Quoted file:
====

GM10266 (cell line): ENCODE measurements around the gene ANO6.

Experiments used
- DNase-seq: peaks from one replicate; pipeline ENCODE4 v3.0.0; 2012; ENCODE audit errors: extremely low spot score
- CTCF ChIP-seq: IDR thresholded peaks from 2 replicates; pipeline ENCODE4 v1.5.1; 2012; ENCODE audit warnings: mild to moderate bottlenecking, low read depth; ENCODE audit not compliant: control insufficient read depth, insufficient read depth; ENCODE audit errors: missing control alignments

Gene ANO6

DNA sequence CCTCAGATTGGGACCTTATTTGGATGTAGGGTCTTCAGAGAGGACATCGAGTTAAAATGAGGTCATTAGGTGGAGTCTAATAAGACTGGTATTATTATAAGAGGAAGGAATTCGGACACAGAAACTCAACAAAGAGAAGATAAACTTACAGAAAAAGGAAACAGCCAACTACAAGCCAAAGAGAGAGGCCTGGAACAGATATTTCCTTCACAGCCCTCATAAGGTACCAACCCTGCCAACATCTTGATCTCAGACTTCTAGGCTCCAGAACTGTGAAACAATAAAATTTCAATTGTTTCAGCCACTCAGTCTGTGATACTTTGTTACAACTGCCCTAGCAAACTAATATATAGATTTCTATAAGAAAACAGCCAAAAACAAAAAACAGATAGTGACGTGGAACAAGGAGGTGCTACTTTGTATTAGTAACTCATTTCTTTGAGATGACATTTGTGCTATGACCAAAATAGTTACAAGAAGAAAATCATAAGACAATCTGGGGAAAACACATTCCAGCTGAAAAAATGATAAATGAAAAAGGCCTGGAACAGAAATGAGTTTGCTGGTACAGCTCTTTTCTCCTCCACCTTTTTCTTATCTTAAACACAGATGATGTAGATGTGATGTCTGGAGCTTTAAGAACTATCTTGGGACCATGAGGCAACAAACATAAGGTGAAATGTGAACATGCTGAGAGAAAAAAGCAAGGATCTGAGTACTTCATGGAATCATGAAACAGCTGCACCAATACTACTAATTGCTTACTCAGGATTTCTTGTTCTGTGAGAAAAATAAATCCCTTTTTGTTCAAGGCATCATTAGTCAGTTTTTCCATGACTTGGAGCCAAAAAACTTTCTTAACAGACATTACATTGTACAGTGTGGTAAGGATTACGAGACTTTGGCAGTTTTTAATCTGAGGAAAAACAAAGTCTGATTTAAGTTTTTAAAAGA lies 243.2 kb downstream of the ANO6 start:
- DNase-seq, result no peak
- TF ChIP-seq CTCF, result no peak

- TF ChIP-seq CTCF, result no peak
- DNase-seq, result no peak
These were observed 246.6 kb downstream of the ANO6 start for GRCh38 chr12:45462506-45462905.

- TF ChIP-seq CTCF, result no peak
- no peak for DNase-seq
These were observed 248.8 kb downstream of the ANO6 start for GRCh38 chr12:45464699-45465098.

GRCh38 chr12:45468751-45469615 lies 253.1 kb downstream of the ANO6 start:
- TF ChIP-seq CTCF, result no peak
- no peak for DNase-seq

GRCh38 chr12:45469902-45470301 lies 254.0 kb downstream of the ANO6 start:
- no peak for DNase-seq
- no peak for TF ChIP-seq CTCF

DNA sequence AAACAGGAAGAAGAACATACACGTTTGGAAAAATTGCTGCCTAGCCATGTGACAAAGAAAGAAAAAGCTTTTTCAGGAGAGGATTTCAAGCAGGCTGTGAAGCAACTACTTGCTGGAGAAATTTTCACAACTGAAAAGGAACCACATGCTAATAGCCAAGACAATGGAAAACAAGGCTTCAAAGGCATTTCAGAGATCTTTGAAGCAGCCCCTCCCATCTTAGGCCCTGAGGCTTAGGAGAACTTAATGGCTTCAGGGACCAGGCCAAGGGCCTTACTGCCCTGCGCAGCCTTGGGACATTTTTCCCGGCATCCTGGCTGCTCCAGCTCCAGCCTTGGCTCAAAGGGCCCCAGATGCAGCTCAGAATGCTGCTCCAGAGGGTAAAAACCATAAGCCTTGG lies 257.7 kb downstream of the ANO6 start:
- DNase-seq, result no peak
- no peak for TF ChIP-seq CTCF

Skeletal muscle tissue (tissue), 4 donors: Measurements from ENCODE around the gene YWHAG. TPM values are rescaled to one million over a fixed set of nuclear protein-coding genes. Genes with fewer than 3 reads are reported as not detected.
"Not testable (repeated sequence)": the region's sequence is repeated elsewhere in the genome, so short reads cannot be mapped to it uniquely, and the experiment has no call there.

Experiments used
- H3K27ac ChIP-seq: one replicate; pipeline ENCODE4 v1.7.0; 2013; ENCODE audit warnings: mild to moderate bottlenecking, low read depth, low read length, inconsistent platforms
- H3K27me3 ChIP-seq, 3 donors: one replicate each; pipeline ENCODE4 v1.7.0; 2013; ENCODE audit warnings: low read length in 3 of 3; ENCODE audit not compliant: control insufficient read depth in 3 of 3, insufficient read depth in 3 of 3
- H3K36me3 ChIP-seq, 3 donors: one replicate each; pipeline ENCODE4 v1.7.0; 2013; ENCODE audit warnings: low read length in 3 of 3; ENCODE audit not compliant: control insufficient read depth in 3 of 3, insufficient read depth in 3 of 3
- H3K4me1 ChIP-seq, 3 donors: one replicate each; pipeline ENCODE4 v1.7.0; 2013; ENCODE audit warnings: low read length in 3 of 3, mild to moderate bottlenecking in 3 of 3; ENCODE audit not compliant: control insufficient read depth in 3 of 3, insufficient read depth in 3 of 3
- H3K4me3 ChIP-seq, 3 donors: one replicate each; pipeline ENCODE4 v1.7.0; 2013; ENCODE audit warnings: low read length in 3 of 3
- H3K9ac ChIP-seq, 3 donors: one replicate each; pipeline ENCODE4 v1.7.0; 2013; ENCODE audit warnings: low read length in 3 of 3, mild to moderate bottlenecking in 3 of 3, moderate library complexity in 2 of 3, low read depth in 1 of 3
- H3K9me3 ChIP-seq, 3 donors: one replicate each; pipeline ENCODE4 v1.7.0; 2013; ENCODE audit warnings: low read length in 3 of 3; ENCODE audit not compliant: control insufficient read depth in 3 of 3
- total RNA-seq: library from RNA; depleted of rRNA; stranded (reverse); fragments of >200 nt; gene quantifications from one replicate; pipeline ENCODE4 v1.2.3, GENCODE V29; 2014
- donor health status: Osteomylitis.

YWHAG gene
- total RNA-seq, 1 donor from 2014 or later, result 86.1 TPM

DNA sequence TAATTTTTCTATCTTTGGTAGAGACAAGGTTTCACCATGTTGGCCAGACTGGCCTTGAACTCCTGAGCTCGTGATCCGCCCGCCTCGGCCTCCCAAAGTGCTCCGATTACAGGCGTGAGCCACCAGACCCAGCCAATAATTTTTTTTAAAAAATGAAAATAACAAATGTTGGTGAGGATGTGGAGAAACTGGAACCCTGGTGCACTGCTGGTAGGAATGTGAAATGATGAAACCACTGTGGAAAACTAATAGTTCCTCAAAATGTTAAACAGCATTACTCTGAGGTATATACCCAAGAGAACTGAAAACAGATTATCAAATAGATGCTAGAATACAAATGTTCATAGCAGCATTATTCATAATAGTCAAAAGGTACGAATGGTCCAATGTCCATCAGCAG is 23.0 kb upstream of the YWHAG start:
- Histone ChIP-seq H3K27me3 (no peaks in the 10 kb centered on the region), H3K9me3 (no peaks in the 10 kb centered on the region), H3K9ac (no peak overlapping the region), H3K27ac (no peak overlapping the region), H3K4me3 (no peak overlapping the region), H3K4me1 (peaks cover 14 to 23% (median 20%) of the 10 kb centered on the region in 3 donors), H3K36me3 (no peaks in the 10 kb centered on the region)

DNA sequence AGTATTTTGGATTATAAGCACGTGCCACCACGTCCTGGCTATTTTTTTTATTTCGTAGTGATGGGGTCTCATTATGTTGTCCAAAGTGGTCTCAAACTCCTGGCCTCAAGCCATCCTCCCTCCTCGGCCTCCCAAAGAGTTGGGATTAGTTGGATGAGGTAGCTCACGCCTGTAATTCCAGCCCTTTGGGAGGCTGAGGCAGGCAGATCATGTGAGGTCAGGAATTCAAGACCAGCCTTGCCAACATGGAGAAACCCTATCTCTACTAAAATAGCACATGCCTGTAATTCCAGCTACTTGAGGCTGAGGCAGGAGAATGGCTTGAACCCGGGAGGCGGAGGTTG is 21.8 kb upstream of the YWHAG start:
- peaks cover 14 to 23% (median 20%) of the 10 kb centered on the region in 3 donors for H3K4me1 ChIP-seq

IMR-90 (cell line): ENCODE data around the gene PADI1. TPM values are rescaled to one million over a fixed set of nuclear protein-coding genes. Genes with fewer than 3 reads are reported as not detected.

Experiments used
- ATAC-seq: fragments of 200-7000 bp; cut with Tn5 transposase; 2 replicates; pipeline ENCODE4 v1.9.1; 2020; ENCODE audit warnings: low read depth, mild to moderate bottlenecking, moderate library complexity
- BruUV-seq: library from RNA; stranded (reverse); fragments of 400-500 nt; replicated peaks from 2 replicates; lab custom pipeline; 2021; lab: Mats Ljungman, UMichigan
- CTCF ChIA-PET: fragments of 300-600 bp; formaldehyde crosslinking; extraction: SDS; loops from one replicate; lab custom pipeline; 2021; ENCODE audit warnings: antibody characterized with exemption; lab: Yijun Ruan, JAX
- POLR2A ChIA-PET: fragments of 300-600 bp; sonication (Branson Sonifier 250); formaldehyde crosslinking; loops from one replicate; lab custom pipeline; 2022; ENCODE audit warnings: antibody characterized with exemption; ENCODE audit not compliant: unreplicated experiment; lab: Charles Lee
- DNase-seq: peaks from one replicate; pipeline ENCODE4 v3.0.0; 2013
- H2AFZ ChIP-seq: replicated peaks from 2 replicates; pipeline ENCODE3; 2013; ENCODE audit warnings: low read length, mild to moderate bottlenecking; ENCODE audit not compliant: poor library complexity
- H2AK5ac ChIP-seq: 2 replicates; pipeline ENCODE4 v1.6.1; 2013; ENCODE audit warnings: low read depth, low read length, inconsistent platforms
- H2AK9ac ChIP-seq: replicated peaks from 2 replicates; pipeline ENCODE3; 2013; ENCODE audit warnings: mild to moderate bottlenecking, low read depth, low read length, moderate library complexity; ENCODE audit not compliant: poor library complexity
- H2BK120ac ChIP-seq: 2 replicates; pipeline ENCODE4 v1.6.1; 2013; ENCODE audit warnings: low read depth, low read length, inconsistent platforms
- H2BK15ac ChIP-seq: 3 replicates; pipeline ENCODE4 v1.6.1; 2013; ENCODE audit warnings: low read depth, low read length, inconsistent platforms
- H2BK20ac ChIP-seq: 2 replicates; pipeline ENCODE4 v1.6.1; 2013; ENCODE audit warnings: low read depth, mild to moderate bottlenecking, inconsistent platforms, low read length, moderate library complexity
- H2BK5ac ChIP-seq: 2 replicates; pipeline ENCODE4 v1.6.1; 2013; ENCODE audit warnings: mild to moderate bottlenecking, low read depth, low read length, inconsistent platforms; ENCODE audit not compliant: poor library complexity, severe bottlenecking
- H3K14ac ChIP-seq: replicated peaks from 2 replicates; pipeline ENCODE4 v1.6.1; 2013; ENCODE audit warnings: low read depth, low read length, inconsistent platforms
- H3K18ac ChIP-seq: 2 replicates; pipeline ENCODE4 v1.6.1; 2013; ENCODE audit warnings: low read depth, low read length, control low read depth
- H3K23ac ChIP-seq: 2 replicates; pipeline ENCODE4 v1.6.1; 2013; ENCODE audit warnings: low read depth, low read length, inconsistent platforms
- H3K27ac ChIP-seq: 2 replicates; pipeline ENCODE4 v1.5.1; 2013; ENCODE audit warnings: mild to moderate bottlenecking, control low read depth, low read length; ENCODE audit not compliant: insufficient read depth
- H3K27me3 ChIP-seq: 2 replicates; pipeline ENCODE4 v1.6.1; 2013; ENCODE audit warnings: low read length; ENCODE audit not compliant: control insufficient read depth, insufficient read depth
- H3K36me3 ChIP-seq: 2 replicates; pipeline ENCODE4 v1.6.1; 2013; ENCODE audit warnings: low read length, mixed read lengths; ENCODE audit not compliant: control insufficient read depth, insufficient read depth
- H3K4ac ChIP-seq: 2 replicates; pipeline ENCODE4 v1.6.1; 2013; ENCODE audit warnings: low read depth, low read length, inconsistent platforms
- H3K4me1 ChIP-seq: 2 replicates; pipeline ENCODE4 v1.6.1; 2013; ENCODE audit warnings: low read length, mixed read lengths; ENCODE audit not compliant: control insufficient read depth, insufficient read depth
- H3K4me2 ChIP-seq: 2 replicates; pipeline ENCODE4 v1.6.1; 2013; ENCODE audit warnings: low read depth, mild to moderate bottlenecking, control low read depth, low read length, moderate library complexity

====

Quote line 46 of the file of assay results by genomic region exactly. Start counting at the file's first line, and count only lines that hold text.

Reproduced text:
- CTCF ChIA-PET: fragments of 300-600 bp; formaldehyde crosslinking; extraction: SDS; loops from one replicate; lab custom pipeline; 2021; ENCODE audit warnings: antibody characterized with exemption; lab: Yijun Ruan, JAX